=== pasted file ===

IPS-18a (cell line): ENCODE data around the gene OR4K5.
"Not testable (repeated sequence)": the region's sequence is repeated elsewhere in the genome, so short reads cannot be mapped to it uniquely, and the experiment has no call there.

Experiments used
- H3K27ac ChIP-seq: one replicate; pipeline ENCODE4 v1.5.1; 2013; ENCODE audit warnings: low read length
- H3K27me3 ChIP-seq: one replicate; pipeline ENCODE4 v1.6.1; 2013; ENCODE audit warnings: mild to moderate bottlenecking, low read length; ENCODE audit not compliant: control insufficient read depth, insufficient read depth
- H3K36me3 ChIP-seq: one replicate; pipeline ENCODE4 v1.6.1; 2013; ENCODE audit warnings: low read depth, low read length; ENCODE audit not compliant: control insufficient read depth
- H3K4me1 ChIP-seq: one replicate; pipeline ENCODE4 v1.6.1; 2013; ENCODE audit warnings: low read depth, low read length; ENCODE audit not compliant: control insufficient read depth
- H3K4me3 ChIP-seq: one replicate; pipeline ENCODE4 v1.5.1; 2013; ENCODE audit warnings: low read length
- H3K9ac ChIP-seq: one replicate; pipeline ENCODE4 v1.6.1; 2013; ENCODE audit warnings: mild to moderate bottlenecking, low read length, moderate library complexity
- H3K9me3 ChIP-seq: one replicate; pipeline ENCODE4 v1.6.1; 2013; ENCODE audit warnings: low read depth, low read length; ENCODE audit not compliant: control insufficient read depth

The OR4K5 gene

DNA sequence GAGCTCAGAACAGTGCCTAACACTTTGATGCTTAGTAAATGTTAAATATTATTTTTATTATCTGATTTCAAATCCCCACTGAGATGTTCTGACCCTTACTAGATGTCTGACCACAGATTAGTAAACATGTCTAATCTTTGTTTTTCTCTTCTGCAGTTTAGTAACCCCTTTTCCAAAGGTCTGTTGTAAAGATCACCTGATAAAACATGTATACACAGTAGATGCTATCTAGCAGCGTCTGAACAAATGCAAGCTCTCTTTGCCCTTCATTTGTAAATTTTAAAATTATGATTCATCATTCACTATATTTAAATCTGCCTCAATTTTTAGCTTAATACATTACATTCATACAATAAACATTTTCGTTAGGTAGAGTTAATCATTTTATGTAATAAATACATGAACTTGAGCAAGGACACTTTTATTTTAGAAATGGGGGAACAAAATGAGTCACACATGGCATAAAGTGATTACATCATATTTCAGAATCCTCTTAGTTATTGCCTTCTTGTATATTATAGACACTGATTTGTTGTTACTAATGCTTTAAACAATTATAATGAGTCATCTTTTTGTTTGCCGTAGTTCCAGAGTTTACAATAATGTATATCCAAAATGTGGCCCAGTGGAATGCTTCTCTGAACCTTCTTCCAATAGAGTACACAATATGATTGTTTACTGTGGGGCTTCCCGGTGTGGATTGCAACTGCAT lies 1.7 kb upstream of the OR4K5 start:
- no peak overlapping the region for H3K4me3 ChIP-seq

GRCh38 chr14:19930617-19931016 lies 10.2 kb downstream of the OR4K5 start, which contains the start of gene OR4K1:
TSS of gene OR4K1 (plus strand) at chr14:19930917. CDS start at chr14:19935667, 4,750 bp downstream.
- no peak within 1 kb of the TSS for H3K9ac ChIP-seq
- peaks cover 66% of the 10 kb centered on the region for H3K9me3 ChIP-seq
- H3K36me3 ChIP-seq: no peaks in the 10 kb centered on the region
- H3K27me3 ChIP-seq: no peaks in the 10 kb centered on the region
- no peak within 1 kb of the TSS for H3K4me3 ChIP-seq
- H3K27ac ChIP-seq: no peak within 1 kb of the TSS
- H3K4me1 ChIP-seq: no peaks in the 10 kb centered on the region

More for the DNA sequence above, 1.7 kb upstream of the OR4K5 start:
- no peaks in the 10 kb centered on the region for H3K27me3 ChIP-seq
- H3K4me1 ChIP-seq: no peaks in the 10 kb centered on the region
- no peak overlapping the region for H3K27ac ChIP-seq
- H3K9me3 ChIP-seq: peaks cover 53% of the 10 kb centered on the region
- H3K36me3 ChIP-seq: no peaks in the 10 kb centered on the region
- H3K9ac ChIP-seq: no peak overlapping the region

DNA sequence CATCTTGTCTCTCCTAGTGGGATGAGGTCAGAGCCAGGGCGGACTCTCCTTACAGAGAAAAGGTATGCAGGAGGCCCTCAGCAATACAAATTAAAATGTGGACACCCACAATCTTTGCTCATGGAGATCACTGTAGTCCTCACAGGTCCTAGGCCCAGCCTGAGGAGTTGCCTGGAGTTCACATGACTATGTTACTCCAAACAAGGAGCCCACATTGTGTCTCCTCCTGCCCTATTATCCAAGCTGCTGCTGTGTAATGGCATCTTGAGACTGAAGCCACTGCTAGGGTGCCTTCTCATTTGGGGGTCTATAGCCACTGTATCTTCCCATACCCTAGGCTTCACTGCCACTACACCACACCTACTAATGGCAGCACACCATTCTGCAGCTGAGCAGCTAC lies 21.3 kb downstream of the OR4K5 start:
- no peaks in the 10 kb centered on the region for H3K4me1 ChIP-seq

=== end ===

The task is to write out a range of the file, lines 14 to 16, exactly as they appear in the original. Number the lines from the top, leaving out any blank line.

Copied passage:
GRCh38 chr14:19930617-19931016 lies 10.2 kb downstream of the OR4K5 start, which contains the start of gene OR4K1:
TSS of gene OR4K1 (plus strand) at chr14:19930917. CDS start at chr14:19935667, 4,750 bp downstream.
- no peak within 1 kb of the TSS for H3K9ac ChIP-seq